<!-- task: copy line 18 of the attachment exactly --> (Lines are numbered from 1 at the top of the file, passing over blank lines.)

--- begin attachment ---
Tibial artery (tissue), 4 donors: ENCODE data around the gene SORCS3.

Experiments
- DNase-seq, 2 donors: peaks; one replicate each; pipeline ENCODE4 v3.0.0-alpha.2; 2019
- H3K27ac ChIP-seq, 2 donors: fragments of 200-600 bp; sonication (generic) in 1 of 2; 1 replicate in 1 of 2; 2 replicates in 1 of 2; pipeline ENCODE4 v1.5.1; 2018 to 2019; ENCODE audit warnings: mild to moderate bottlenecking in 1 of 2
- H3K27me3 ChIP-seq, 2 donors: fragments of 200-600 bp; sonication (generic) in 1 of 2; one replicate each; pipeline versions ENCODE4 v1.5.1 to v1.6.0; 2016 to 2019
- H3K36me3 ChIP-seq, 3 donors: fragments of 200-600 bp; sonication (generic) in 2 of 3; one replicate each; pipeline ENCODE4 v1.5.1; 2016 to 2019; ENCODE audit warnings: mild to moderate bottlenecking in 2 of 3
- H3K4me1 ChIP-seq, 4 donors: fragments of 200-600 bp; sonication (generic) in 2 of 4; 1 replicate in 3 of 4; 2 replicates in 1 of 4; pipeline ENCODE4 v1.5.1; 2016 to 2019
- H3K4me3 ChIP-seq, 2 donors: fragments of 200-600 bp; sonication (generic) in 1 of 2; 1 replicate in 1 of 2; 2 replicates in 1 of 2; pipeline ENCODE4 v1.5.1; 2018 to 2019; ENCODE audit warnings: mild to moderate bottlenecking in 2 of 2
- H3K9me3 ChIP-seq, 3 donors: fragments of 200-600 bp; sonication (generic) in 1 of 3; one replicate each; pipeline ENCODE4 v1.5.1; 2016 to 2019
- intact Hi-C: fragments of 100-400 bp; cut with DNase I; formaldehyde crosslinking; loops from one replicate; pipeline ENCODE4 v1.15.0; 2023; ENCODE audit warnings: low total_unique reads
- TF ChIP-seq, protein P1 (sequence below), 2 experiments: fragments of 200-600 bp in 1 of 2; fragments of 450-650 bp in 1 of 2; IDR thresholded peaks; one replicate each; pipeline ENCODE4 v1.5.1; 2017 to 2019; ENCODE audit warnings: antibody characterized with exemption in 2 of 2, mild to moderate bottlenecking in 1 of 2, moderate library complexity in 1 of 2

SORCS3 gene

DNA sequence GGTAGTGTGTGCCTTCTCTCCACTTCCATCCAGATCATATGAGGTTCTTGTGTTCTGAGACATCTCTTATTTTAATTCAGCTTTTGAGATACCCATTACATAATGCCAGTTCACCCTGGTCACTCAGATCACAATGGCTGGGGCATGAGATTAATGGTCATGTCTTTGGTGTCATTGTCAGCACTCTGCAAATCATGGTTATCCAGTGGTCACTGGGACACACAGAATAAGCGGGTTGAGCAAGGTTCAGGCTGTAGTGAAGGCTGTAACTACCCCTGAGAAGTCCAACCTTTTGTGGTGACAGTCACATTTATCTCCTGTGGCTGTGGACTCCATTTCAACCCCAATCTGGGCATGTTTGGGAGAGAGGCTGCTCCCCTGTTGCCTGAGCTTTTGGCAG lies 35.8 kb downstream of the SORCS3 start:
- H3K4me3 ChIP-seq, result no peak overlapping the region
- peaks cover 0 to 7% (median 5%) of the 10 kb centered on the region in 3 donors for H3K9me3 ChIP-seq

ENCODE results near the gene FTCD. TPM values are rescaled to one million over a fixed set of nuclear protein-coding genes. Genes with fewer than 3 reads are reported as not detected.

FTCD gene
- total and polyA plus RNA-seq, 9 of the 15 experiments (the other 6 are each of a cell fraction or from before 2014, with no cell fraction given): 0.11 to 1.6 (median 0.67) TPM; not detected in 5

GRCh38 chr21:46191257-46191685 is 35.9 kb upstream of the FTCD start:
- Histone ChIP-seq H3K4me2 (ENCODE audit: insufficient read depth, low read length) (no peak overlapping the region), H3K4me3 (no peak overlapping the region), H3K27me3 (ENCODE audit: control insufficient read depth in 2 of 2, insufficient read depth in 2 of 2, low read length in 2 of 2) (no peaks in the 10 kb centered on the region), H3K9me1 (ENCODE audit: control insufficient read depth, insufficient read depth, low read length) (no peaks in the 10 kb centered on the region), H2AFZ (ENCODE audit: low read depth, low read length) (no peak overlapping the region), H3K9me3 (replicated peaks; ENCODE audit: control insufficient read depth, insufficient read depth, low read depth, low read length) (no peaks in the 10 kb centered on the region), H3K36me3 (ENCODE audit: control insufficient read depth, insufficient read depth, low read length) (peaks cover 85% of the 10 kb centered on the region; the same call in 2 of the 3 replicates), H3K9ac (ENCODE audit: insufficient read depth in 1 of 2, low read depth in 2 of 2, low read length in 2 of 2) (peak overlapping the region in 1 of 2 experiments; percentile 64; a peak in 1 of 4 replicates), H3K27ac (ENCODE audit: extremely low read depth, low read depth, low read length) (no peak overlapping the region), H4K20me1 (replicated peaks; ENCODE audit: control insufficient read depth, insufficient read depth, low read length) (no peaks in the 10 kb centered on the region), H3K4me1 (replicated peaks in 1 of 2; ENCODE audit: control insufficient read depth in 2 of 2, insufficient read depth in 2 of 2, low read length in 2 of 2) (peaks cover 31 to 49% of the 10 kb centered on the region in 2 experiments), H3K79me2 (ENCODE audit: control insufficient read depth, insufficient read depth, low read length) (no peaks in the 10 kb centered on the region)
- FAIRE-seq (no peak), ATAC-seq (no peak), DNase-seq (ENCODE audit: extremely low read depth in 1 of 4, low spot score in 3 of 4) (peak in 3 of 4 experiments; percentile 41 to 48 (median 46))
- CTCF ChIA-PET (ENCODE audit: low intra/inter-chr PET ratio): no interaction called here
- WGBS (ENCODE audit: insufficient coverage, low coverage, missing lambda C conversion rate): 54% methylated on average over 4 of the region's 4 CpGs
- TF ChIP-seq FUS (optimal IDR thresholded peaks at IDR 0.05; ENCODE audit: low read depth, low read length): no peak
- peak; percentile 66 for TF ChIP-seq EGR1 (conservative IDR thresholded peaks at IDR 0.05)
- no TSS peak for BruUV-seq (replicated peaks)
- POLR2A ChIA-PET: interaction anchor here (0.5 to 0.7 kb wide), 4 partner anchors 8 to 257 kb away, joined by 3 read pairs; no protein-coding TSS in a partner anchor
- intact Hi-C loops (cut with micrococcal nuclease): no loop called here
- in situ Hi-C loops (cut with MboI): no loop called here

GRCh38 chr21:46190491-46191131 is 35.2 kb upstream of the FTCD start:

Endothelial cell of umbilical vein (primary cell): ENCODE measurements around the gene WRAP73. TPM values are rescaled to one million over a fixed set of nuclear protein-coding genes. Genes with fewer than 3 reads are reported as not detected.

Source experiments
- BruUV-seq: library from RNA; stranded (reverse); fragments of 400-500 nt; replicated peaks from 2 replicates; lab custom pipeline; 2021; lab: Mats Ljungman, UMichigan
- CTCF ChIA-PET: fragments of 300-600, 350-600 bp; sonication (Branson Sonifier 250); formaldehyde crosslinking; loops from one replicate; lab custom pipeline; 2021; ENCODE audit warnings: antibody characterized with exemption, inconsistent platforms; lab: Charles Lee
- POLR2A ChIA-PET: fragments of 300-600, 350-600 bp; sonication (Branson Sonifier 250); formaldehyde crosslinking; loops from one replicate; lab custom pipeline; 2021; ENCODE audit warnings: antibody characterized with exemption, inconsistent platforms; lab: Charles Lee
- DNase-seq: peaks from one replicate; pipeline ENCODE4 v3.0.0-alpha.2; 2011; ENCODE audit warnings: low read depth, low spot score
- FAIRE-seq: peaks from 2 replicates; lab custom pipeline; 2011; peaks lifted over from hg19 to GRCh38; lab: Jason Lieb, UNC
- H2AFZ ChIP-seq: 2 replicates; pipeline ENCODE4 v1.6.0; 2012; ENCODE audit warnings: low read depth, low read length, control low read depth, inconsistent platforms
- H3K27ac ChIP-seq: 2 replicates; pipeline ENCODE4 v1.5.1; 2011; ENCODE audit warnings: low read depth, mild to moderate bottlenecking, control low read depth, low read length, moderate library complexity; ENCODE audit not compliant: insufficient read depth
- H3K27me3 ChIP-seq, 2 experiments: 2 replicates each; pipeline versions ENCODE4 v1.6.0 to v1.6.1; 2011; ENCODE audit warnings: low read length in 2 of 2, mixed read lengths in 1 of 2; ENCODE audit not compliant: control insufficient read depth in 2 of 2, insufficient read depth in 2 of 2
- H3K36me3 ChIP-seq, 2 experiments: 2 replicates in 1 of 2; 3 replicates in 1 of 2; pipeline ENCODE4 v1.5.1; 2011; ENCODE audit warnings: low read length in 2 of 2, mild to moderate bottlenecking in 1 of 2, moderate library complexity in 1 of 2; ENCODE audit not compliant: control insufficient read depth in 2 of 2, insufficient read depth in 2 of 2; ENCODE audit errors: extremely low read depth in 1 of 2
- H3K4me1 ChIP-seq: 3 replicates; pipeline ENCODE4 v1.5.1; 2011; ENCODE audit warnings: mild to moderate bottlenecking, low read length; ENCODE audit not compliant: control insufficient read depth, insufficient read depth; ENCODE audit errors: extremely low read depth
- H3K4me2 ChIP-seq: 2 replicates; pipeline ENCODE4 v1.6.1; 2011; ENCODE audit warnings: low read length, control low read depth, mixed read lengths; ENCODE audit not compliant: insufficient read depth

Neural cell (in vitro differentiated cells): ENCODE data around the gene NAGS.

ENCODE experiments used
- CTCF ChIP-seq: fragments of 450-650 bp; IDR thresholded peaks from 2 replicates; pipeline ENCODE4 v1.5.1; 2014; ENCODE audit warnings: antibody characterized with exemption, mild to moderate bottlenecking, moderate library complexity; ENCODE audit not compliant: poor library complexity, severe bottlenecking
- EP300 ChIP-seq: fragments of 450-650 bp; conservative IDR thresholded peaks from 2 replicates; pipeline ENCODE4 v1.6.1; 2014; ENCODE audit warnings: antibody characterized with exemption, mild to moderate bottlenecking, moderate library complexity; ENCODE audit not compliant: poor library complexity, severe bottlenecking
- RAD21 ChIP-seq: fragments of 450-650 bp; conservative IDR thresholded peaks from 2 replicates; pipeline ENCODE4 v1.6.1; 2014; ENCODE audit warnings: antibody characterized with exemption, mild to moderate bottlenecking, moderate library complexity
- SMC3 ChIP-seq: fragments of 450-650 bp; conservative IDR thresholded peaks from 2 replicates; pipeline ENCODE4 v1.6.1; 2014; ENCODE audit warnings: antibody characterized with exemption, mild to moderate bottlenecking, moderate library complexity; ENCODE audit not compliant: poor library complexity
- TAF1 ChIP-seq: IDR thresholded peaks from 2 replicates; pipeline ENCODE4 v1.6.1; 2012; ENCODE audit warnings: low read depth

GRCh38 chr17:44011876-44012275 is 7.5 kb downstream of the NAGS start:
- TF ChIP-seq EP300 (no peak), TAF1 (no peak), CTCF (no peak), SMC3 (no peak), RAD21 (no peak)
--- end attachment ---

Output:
- total and polyA plus RNA-seq, 9 of the 15 experiments (the other 6 are each of a cell fraction or from before 2014, with no cell fraction given): 0.11 to 1.6 (median 0.67) TPM; not detected in 5